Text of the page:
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Scientists discover new bone-eating creature after dropping dead alligators into deep sea floor
Featured Image Credit: LUMCON/McClain et al.

Scientists discover new bone-eating creature after dropping dead alligators into deep sea floor

They dropped some alligators onto the sea bed and waited to see what would turn up

Scientists have discovered a new bone-eating animal after dropping a dead alligator onto the sea floor.

Studying the inhabitants of the deep sea is a notoriously difficult feat.

Aside from the enormous environmental factors such as the high pressure of the water, the sea is also really, really big.

That makes even finding sealife down there a challenge in itself.

A common technique that scientists use is to simply drop a big load of bait onto the ocean floor and wait to see what turns up.

It might sound counterintuitive, but this is actually not an uncommon way for deep sea creatures to come by food.

Though in fairness, this is not usually alligators.

When whales die, their carcass floats at the surface for a time, being set upon by scavenging sharks before eventually decomposition causes it to lose buoyancy and sink to the bottom.

There, the 'whale fall' becomes a bonanza for the creatures of the deep.

But in this case scientists wanted to see what would happen if they used a very different animal to a whale - an alligator.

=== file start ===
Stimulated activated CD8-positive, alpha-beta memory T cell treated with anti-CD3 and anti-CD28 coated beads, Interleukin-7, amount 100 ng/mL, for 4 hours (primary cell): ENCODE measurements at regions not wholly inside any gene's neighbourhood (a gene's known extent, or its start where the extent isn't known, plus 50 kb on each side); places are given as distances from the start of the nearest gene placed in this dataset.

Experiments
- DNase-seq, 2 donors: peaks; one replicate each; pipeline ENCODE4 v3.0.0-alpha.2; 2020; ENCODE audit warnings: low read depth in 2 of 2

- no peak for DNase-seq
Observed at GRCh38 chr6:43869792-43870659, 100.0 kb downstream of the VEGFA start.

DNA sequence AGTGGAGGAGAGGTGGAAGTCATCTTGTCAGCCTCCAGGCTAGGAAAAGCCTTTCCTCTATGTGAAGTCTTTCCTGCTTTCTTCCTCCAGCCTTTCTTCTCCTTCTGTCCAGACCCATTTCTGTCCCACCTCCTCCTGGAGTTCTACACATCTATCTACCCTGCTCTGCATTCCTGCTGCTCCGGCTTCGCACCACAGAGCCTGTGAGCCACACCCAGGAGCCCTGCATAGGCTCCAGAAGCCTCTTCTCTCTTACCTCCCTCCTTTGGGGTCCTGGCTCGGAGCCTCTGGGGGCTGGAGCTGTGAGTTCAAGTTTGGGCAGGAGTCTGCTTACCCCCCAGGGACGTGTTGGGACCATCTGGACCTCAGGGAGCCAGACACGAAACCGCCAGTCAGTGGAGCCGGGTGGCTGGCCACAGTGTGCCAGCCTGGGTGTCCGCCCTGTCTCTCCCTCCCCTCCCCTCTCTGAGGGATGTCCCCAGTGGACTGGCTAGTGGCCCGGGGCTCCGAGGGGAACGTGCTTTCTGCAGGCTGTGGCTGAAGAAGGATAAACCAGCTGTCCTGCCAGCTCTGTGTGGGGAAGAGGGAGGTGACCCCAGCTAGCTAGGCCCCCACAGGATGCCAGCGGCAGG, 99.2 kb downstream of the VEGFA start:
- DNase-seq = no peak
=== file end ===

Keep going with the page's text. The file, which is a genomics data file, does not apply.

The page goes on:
There wasn't much left of the alligators afterwards.
LUMCON/McClain et al.

They used a gator as the location in the Gulf of Mexico made it possible that the reptiles might swim out of river estuaries into the ocean.

One of the study authors, River Dixon, explained that they wanted to observe whether the alligator's tough hide might get in the way of scavengers.

Spoiler alert - it didn't.

Dixon told IFLScience: “There is actually really good evidence that alligators make it out into the gulf offshore in major flooding events especially because we have two major river outlets here.

“So, we had good evidence that there were alligators out there but we didn’t know what that meant for the deep sea.”

The creatures that turned up were giant isopods. These look like the woodlice that you find on land, because they are actually related.

The giant isopods burrowed into the carcass.
McClain et al., 2019

But foot-long woodlice took less than a day to chew through the alligator's tough skin, before eating the alligator from the inside out.

A second alligator however saw researchers find a new species altogether.

This was a kind of worm which actually eats bones, called a 'Zombie Worm'. This was the first time the species has been seen in the Gulf of Mexico.

As for a third alligator, this was carried off by a mysterious creature. Given the bite force required to free it, it was likely to be either a Greenland Shark or Six Gill Shark.

The scarcity of resources in the deep ocean means that creatures there must get all the nutrients they can, even if it means extracting it from bare bones.

Topics: News, World News, Animals, Science